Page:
Manus standoff reaches knifes edge
The 600 refugees remaining in the Manus Island detention centre have one more day before they are forcibly removed by Papua New Guinean officials.
The PNG police and immigration officers have started pulling down the makeshift shelters built by the refugees in the centre that closed over a week ago. Footage obtained this morning shows the unhygienic conditions inside the detention centre. This comes after electricity, water, food and medical assistance directed to the centre, was cut off by the Australian Government.
The men are refusing relocate as they fear their safety outside the centre is not guaranteed. Along with this, UNHCR representatives have reported that the proposed new accommodation is unfinished and inadequate, with limited beds, no water, no electricity and limited doctors.
Immigration minister Peter Dutton has denied these reports stating that “facilities are completed… We’ve got security there, we’ve got health services there”.
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The executive director of the Human Rights Law Centre, Hugh de Krester told the Guardian that the precarious situation is unjust.
“These innocent men are in great danger but they have nowhere safe to go. They’re terrified of violence if they stay.
They’re terrified of violence if they leave. These men deserve a future, but instead of bringing them to safety, our government is trying to bludgeon them into returning to persecution or moving from one dead-end camp to another,” said de Krester.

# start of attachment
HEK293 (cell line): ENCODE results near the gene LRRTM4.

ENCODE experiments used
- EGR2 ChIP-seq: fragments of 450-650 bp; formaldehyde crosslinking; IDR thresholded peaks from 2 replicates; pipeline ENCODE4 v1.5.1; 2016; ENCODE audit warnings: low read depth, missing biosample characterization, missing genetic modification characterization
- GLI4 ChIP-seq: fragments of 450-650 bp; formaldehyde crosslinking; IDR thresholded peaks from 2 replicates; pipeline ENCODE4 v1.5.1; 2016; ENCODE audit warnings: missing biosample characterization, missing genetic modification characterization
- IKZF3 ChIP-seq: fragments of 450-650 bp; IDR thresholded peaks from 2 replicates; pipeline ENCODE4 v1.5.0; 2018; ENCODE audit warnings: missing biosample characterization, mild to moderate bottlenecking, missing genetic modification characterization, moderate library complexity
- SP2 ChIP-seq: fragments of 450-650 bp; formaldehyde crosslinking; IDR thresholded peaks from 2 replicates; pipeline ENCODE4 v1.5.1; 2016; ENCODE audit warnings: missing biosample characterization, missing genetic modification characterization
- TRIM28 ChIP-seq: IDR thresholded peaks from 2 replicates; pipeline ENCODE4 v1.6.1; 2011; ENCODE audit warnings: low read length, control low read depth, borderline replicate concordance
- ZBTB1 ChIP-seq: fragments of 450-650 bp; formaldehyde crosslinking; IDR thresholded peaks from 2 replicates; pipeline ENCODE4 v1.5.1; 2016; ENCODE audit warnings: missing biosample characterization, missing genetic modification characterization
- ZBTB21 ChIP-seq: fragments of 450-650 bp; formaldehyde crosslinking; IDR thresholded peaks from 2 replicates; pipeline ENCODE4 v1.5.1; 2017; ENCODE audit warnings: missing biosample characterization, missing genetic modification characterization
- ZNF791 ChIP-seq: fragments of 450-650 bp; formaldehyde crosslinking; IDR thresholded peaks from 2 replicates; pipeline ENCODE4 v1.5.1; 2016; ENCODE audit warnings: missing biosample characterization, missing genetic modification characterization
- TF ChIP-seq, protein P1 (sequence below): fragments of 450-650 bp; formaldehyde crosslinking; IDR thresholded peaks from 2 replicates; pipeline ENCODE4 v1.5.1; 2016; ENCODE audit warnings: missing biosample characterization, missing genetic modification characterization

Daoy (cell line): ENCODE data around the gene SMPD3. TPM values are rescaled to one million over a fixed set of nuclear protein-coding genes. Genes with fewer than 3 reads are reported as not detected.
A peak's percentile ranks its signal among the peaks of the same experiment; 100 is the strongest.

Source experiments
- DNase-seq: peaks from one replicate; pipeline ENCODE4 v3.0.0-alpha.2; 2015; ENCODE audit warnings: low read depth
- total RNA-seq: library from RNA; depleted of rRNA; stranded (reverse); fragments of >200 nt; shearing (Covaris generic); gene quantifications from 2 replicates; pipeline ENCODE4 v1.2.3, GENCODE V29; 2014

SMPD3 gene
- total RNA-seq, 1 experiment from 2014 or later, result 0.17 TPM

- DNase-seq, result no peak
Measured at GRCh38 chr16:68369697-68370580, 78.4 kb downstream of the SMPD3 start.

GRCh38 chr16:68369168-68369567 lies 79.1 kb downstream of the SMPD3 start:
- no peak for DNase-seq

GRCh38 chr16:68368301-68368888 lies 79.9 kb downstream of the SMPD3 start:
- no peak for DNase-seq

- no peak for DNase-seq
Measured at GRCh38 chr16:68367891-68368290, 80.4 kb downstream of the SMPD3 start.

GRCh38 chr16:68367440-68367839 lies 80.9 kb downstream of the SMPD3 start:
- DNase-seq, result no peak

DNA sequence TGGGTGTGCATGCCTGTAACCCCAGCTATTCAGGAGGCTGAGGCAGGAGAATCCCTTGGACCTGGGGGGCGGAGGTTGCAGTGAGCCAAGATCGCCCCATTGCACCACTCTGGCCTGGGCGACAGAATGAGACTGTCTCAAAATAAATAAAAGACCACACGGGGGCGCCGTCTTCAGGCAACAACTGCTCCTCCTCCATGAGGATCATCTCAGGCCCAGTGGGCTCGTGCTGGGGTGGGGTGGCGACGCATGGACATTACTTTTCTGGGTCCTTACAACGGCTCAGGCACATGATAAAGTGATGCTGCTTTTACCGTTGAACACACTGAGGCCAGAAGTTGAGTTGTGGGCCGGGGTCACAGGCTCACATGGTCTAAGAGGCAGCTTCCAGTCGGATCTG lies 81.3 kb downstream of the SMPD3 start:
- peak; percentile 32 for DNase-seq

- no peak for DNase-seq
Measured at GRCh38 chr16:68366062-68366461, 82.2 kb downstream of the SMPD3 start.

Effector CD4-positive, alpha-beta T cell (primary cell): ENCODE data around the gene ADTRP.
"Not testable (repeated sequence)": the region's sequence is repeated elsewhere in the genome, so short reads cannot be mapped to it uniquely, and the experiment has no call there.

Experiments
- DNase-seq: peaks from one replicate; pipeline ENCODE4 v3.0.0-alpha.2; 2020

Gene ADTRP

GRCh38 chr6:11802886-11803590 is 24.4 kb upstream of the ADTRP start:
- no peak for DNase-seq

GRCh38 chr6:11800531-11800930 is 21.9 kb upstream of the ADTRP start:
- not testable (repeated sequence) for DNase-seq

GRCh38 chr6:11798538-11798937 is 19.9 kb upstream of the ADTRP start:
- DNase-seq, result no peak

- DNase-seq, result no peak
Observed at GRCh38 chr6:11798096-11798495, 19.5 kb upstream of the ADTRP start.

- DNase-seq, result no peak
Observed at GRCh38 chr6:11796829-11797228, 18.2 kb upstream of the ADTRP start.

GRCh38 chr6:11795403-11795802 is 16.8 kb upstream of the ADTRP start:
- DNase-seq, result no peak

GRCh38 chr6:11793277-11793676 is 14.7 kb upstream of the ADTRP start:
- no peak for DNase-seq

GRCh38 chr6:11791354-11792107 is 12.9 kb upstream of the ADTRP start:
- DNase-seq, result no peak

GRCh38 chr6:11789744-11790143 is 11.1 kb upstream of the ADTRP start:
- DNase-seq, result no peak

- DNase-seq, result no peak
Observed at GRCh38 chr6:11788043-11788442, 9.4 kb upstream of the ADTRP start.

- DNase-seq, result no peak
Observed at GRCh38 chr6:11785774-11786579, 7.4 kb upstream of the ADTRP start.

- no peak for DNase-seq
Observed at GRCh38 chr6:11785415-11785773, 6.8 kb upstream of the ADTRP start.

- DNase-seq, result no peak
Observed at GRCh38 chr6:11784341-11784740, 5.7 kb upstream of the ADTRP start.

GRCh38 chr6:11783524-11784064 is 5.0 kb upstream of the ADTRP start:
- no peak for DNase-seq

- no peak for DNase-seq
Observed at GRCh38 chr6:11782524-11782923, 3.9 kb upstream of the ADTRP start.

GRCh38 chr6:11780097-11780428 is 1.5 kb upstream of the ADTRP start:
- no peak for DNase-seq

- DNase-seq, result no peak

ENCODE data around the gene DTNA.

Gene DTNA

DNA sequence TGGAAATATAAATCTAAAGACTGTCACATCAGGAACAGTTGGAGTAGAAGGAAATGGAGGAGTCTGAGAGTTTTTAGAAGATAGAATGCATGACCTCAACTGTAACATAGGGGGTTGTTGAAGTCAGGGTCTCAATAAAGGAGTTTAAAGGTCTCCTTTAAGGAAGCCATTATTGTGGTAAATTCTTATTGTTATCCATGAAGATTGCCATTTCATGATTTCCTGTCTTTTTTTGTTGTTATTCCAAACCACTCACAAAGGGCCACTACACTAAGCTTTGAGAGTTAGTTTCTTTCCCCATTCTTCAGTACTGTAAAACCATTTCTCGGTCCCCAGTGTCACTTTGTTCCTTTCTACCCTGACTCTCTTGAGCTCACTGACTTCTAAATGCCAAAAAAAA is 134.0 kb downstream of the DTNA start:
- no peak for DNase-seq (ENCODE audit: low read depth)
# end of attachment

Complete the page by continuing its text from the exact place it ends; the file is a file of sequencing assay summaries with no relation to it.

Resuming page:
Since the standoff began between the refugees and the PNG officials, the Uniting Church in Australia President, Stuart McMillan, has said that Australia has a responsibility to ensure the safety of these refugees.
“It is clear the refugees inside the Manus Island processing centre hold grave fears for their safety and security in the other locations.
“The Government must take immediate steps to ensure the refugees remain safe and continue to have access to water, food and critical medical and mental health services,” said Mr McMillan.
The UN high commissioner for refugees has echoed these concerns deeming the situation a “humanitarian emergency”. The United Nations human rights committee has also told the Australian government that they remain responsible for the people held in the offshore detentions on Manus Island and Nauru.
The committee went on to say that Australia should end offshore processing and “take all measures necessary to protect the rights of refugees and asylum seekers affected … ensure their transfer to Australia or their relocation to other appropriate safe countries.”
There have been a number of protests as this standoff continues. During Tuesday’s Melbourne cup, two protesters from Loves Makes a Way (an ecumenical Christian movement) hung a sign from the crane over the racecourse with the message “SOS: Evacuate Manus Now!” Then on Thursday protestors scaled the Sydney Opera House in an attempt to hang a banner that stated “Evacuate Manus #BringThemHere”. These four protestors were quickly apprehended by police.
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